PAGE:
Friday, December 27, 2013

Hair and Thair ~ Private Eyelashes

Check out Alice's comment on yesterday's post.  It turns out the hair growth is not as odd as it seems.  But the way it seems is more fun. :)

I recently found a two-page ad for a new product called Latisse.  Latisse is a prescription "treatment" to grow eyelashes "longer, fuller, darker."  They even adopted a word for what they're treating: hypotrichosis ("inadequate or not enough lashes" is their definition.  I don't think it's life-threatening).

I'm interested in longer lashes.  I think most women are interested in longer lashes, although I can't find a good evolutionary reason for that.

The front of the ad is a large picture of a woman and a close up of her eyes at start of treatment, after 16 weeks, and after 16 weeks with mascara.  I suspect week 0 with mascara would look similar to the week 16 with mascara.

There is a bit of large-font text to catch your (presumably sadly, eyelash-deficient) eyes.  Then comes the smaller text.  The bottom third or so contains Important Safety Information.

Excerpts (taken from the website so the phrasing is different, although similar):

LATISSE® solution use may cause darkening of the eyelid skin which may be reversible. LATISSE® use may cause increased brown iris pigmentation of the colored part of the eye which is likely to be permanent. While very infrequent, increased iris pigmentation has occurred when LATISSE® was administered.

It is possible for hair growth to occur in other areas of your skin that LATISSE® frequently touches. Any excess solution outside the upper eyelid margin should be blotted with a tissue or other absorbent material to reduce the chance of this happening. It is possible for a difference in eyelash length, thickness, fullness, pigmentation (darkness), number of eyelash hairs and/or direction of eyelash growth to occur between eyes (e.g., results may vary for each eye). These differences, should they occur, will usually go away if you stop using LATISSE®.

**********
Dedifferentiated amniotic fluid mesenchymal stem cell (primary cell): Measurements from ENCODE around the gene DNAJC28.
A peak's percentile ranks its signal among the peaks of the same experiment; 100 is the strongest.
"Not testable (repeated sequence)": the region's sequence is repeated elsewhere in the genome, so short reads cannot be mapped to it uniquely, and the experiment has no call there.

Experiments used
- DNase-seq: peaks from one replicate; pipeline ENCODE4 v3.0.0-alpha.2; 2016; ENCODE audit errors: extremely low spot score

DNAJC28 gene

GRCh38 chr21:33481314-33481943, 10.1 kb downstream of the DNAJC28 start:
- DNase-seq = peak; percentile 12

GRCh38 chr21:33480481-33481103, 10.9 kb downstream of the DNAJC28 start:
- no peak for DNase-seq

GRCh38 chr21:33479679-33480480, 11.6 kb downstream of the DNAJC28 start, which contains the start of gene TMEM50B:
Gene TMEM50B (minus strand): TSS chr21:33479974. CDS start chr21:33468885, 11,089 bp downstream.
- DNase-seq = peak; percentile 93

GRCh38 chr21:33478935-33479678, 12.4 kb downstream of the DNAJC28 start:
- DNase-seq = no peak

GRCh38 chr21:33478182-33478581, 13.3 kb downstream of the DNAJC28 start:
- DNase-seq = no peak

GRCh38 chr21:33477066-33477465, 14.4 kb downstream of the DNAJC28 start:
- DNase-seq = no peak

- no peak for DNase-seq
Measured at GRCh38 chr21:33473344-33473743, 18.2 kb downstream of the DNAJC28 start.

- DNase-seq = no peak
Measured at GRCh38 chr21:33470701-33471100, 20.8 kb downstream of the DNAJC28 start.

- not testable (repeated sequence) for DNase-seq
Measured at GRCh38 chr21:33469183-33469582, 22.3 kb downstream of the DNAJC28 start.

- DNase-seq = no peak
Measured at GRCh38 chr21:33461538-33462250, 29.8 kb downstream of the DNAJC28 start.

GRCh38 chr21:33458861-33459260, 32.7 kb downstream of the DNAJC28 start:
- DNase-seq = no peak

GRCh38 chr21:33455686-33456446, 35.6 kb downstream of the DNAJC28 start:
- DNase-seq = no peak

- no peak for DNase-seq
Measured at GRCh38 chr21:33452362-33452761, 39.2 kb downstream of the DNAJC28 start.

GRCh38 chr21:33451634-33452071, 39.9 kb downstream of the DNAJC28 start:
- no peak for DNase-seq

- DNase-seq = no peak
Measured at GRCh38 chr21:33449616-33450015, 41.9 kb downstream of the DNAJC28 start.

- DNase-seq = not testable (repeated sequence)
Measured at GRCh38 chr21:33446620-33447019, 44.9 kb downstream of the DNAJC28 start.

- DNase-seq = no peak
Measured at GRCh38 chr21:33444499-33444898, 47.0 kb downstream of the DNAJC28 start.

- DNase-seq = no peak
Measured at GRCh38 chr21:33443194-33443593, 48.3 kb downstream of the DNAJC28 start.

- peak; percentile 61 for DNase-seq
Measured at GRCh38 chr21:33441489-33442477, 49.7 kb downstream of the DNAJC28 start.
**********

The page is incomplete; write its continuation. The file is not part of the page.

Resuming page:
• Do not apply in the eye or to the lower lid.
  • Only use the sterile applicators supplied with LATISSE® to apply the product.
  • Don't allow the tip of the bottle or applicator to touch fingers or any other unintended surface, as contamination by common bacteria is known to cause infections.
  • Remove contact lenses prior to applying LATISSE®. Contact lenses may be reinserted 15 minutes afterward.
  • Remember, if you stop using LATISSE®, lashes will gradually return to their previous appearance.
 Also: be careful if you're taking anything for eye pressure.  Only apply to the base of the upper eyelash.  Hair may grow in places the drug frequently touches.

Then page two of the ad is pretty much a FAQ with warnings interspersed among instructions.

I think I'll pass.

1 comment:

  1. Given that my bottom lashes are the ones that need the most help, and my contacts have to be soaked in solution for at least 4 hours after removal, I think that I'll give it a miss too.


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